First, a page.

17 FEBRUARY 2001, Page 41

Serving both cod and salmon

Charlotte Jo11

DEATH IN HOLY ORDERS by P. D. James Faber, £17.99, pp. 387 he first time I encountered A. N. Wilson at a literary party we had a mild spat about the relative merits of our different career choices (you all know what he is and, as for me, I'm a manager in the NHS). Inevitably, he had the last word, by saying how much he admired P. D. James, who has managed successively to be a health service manager and a very successful crime writer. Reading Death in Holy Orders I am forced to admit that although — despite what you might read in the press — there are many excellent health service managers, there are very few thriller writers who can compete with P. D. James at her best, and this book is a vindication of her ultimate choice.

Death in Holy Orders is the most satisfactory kind of conventional detective story. It has all the usual hallmarks of P. D. James's work: set in an institution with a limited number of fully developed characters as suspects, a distinctive and well-described landscape and a carefully constructed plot. Adam Dalgliesh arrives at St Anselm's Theological College, near by previous stomping grounds on the Suffolk coast, to investigate the unexplained death of one of the ordinands. The college is under threat of closure: many of those gathered together are harbouring grudges or secrets, there are significant art treasures, a heretical papyrus, an eccentric will. Three more people die, including a particularly unpleasant archdeacon, whose role as 'a rottweiler of the Church' is complimented by the intransigent personal dedication to its modernisation. When you finally find out whodunit your mind recalls the clues along the way that could have led you, if only you had been a bit sharper, to work it out for yourself.

What makes this book so enjoyable is the coherence of its setting and its subject matter. Any murder story must tangle with issues of good and evil, but what interests P. D. James is the effect that proximity to violent homicide and its consequences has on those involved — in this case a group of committed Christians. When it became clear that whoever murdered the arch

deacon did not attend compline, I (who share James's adherence to the Anglican faith) felt enormously relieved. The staff and students at St Anselm's are not without personal failings, and the petty irritations of life in a small community are well described, but they are distinguished by their beliefs and these do not include ignoring the Sixth Commandment. It is the conscious decision of someone who has chosen to worship Mammon. not God, that initiates the damaging trail of deception, ambition and greed which culminates in cold-blooded murder.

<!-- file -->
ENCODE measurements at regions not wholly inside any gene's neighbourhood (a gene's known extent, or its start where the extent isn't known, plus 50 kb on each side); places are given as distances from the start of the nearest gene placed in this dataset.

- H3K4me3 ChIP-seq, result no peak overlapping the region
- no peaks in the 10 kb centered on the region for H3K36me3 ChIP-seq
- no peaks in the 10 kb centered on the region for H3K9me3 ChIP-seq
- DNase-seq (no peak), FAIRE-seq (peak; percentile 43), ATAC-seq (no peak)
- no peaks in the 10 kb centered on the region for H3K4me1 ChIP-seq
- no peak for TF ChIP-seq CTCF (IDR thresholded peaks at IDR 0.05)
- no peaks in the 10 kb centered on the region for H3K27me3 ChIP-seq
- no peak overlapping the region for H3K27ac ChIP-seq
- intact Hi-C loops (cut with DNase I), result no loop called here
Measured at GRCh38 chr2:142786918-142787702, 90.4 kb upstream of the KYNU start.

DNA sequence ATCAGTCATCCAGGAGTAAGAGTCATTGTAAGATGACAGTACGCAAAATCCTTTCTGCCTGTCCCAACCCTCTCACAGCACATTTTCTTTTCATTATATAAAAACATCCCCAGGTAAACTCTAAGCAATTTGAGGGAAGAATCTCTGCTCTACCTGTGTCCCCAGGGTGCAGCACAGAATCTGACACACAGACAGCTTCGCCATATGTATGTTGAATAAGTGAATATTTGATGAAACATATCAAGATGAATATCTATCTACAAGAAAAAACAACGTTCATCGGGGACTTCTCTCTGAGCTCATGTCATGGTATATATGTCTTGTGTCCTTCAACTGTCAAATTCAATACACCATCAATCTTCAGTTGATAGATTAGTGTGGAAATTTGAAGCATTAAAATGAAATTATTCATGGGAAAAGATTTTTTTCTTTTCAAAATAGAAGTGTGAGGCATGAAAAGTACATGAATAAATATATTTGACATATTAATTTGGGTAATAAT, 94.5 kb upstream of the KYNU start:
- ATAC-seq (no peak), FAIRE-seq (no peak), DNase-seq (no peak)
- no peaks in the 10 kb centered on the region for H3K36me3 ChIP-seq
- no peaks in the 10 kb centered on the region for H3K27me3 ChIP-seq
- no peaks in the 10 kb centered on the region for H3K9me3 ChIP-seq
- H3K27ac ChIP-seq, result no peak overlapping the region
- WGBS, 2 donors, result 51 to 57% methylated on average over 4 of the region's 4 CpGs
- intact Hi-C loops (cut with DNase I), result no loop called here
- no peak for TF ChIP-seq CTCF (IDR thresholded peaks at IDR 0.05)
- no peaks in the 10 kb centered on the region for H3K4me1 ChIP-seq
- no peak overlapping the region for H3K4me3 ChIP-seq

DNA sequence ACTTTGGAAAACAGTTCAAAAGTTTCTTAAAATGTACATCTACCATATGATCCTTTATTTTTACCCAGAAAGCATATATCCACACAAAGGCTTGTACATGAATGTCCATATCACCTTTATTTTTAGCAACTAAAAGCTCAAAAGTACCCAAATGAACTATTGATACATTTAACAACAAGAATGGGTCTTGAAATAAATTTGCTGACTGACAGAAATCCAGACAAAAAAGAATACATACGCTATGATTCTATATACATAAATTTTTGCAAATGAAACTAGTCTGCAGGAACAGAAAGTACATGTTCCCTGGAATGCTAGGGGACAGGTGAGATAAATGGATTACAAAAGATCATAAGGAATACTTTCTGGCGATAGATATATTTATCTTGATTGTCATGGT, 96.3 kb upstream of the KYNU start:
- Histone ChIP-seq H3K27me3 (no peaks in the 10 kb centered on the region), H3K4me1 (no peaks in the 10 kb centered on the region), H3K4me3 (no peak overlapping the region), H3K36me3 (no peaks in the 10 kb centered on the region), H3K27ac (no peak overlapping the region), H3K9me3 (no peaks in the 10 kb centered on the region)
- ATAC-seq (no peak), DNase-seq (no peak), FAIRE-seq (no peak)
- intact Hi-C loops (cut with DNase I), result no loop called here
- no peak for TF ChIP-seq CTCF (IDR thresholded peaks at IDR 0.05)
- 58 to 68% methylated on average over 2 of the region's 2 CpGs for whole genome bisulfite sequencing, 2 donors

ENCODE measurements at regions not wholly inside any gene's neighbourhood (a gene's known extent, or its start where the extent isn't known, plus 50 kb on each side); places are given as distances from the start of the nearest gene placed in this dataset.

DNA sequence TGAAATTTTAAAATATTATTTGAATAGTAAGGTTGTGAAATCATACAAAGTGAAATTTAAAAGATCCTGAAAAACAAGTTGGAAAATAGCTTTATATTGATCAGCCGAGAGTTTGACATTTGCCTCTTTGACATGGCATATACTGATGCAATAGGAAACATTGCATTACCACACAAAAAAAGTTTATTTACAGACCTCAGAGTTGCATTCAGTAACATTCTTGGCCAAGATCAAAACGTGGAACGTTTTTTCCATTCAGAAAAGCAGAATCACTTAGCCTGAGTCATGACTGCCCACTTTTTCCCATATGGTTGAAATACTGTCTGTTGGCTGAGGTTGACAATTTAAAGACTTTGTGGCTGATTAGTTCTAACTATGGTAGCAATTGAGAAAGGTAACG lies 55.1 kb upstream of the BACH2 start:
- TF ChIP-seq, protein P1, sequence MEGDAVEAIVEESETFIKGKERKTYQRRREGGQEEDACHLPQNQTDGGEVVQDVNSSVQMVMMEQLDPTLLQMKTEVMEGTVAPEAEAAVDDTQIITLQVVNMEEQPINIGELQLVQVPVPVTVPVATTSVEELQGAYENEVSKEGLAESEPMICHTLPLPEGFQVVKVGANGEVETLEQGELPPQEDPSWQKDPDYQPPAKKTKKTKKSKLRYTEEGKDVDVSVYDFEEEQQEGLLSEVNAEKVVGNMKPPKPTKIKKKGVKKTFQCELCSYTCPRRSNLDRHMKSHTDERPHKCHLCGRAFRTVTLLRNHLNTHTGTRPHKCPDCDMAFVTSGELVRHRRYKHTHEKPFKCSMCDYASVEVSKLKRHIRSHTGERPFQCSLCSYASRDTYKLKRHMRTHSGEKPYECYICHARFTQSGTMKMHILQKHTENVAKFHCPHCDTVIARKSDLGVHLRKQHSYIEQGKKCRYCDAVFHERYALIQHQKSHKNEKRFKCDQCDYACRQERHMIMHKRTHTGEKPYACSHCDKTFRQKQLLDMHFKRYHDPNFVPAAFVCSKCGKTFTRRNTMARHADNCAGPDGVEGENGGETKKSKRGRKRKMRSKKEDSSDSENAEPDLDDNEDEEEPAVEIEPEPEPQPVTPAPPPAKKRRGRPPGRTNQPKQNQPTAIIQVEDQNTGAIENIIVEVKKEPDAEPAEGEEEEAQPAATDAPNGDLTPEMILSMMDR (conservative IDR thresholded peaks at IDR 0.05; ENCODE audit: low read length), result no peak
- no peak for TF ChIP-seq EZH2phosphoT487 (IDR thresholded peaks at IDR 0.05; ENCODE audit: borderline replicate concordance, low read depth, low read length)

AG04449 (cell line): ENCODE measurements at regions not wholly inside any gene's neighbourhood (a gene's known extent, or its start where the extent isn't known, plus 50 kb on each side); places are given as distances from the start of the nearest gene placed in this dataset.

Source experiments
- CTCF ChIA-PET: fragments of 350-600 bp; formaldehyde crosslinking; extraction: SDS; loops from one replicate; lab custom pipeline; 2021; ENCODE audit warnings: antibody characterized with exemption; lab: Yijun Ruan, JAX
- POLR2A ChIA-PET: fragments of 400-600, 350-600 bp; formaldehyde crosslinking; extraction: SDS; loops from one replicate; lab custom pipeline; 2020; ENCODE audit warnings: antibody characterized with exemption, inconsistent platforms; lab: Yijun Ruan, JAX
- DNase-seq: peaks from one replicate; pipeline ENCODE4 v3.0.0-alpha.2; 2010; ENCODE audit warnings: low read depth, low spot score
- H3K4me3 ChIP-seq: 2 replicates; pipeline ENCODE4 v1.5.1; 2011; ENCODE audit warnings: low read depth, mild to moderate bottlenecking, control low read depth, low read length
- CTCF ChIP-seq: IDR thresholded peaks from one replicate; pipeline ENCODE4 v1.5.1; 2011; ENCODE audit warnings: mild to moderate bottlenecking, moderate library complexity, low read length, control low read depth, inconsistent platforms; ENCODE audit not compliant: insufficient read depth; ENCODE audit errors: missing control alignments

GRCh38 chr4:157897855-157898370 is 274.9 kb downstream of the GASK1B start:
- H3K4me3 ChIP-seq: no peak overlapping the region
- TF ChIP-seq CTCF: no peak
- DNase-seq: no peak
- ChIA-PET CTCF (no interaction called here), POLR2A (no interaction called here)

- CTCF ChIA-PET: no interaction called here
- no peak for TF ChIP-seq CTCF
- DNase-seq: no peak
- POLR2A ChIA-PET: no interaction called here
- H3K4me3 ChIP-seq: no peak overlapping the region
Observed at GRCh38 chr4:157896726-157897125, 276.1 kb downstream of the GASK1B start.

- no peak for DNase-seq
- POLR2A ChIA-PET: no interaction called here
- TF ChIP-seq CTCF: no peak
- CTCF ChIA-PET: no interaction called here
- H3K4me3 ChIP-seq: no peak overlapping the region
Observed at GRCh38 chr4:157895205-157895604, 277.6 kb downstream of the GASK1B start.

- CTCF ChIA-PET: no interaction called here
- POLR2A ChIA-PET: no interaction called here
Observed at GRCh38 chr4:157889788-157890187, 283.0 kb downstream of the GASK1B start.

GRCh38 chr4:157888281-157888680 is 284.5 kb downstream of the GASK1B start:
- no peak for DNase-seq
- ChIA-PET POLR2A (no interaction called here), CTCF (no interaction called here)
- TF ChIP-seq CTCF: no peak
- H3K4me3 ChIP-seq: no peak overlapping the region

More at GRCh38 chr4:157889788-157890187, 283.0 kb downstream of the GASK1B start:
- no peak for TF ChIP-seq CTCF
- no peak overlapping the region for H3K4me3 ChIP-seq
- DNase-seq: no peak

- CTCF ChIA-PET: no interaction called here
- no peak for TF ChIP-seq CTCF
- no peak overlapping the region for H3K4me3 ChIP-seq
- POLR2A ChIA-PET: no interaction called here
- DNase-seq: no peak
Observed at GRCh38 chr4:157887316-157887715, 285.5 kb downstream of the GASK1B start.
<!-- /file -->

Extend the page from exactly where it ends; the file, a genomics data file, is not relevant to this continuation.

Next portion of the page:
One of the things that sets P. D. James apart from other writers in this genre is the intellectual assurance of her work. This is manifest in her use of language — she writes beautifully — but also in the light touch with which she displays her learning. She can introduce a subject, whether it is George Herbert's poetry or Tractarianism, use it confidently and in passing in support of her narrative and move on, without bothering to labour her knowledge. As well as her education, her prejudices, which many Spectator readers may share, also shine through: in favour of matrons and the Book of Common Prayer; against what is perceived as reform for its own sake, whether of the Church or the police.

Some people dislike Adam Dalgliesh. Like his creator, he is a professional as well as a literary success. He is a decent man, with considerable personal integrity and a

commitment to justice. He is tall, dark and handsome but also a cold fish. What does he do for sex? His long-term status as a widower following the (statistically improbable) death of his wife and child in childbirth has not come under threat since the departure in Unnatural Causes of the beautiful but fundamentally unsuitable Deborah Riscoe, for whom he developed an attachment in Cover Her Face. One suspects — indeed is given clues to that effect — that Kate Miskin, his female DI, is attracted to him, but it would be out of character for AD, as his team call him, to become emotionally involved with a subordinate. Now he seems set to embark on a new relationship with Emma Lavenham, lecturer on the metaphysical poets, following a critical moment in the investigation when 'his heart lurched, a sensation as unfamiliar as it was unwelcome. He thought, Oh God, not that complication. Not now. Not ever.'

P. D. James is 80. Death in Holy Orders is pure pleasure. Let's just hope that the story doesn't end here.